Once we’ve targeted an area, or multiple areas, of development, we dig in more deeply to explore which specific aspects of the dimension need work. For example, if the employee has targeted the technical dimension and set a goal of creating higher fidelity, more convincing prototypes, then we’ll explore some short term goals like videos on or an intensive class at a local school. Another valuable approach is to look at coworkers with skill sets they would like to emulate. A short interview with one of those colleagues can provide invaluable insights into the best next steps.

Career Goals

Planning a career can be scary and decisions can feel like they come with the weight of destiny. Being open, patient, and creative with your employees (or manager) will serve you well in the long run. I’m frequently reminding people about the similarities between designing a product and designing a career. When working on a product we strive to become as informed as possible to leverage insights for driving our strategy. Careers are products. If a product team takes a number of iterations to get it right, why expect something different from your career? Your career is a project that requires revisiting, reassessing, and redesigning at least once a year.

Careers are important and you owe it to yourself to put together a long term plan. The user experience landscape will continue to evolve so the more thought you put into your current goals and aspirations the more prepared you’ll be to respond and make sure your career goes as planned. And by that, of course, I mean upward and awesome.

If you found this interesting or helpful, I’d love to hear from you. What would you add to the framework? What would you remove? Do you see using this framework with your team?


How do you research?


This is a great blog post by Dave Jeyes at AddThis. It provides a great framework for the basis of user research.

Get Out of the Office

Modern technology makes it easier than ever to get out of the office without actually having to leave the building. People use AddThis tools for their blogs, news websites, ecommerce shops, and business sites. So we tried to connect with as many of them as possible––across the globe!

We asked for feedback through surveys, email, fireside chats, one-on-one video conferencing sessions, and independent beta tests so that people could participate however they felt most comfortable. This helped us bridge language gaps and get feedback from our global user community.

Ask the Right Questions

It’s important to start every research project with an understanding of what your goal is. Our initial conversations were around industry trends, website goals, and marketing budgets.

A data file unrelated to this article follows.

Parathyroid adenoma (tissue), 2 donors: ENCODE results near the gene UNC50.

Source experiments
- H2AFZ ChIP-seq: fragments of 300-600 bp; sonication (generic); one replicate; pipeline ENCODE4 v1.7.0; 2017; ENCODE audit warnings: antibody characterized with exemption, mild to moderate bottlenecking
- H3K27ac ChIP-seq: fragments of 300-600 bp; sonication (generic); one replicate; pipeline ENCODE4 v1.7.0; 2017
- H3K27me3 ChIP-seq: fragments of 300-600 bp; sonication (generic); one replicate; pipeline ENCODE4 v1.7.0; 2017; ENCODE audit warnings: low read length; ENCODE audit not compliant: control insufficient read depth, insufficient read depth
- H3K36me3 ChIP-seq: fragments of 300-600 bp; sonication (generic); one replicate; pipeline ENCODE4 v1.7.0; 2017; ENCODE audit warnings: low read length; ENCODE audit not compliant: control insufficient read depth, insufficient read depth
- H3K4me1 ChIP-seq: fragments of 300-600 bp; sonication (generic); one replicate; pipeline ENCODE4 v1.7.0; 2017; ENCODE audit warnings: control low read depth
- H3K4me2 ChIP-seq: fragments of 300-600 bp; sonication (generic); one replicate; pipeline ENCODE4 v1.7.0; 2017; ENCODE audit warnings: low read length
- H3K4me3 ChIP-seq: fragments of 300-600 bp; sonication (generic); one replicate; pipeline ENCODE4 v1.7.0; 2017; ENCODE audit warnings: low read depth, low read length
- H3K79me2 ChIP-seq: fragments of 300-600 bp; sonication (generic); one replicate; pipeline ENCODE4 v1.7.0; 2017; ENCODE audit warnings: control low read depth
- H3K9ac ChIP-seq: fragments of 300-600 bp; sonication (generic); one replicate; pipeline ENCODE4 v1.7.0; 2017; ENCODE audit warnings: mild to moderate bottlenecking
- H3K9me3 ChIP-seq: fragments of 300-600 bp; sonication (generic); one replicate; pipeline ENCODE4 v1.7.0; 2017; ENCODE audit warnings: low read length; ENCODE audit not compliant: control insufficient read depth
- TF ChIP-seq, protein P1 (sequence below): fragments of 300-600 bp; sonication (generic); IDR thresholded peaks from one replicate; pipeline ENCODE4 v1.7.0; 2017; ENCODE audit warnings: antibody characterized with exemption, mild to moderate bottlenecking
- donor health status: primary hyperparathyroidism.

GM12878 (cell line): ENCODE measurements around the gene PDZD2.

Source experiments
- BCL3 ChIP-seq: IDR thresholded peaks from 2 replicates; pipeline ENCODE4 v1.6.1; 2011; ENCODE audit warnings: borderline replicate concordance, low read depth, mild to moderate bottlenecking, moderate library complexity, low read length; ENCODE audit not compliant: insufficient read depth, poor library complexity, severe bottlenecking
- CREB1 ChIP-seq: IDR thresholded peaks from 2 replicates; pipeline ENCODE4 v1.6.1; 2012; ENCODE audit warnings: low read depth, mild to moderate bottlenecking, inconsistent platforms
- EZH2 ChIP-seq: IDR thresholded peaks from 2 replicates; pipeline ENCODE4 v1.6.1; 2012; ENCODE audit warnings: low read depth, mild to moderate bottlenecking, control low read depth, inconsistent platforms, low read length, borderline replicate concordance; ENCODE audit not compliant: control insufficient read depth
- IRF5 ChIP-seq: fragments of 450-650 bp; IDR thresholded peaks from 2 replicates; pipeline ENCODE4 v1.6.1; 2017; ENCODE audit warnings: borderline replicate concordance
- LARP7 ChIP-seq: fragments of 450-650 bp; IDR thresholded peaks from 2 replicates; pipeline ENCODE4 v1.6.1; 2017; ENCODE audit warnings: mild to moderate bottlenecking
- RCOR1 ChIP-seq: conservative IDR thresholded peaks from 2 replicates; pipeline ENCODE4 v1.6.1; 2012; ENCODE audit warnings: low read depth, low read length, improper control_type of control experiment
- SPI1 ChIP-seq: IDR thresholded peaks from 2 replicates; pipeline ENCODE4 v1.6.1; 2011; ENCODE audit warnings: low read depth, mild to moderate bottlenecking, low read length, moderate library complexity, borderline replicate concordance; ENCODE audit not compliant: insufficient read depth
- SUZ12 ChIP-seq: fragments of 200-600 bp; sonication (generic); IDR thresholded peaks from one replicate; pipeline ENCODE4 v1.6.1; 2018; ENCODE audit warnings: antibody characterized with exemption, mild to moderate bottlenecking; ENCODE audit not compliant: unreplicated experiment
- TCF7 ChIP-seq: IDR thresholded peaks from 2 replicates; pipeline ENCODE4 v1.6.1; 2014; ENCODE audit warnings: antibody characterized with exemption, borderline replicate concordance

What really helped was when we asked people how to improve our products, as well as what “AddThis Pro” meant to them. This helped open up the dialogue on what premium features people really wanted, like the ability to hide pages from the content recommendation widgets.

We also wanted to learn what the right price was for AddThis Pro. Asking people about their willingness to pay can be fraught with issues, but we found the Van Westendorp model helped determine what is cheap versus expensive for a new product.

Get Real. Fast.

They say a picture’s worth a thousand words, and the same is true in user experience design. Showing people a high-fidelity wireframe, or better yet an actual web page, helps to communicate ideas more clearly and get better feedback.

The same is true for the fidelity of a user testing session. With tools like Google Hangouts becoming ubiquitous, it’s easy to put the user in control and watch how they interact with new features. This helped us learn that first-time setup is core to using AddThis Pro, and we started working to improve that workflow.

Be Ready to Change Directions

Creative work requires trying out different ideas, and the ability to kill off many of them so you’re able to solely focus on the right ones. This means being willing to try, fail, and change directions as quickly as possible.

When we tested out promotions for various with site visitors, we discovered that people really wanted premium AddThis widgets. This wasn’t in the initial plan, but helped to shape the direction of AddThis Pro.

Balance Feedback with Data

It’s important to balance qualitative feedback with quantitative data about how people are using your tools. Usually these two kinds of research reinforce each other, but there are times when they tell very different stories.

For example, some people thought that AddThis Pro could include more in-depth analytics, but the web traffic didn’t reinforce that notion. Instead we gave site owners a powerful new dashboard which has already surpassed the classic analytics in user engagement.

These are some of the learnings we garnered from testing and research for several months, and none of this would be possible without the participation and time of our user group. (So thank you all who took the time to give us feedback!)


  • Have you ever heard of user research before?
  • Have you ever used any of these approaches in your user research?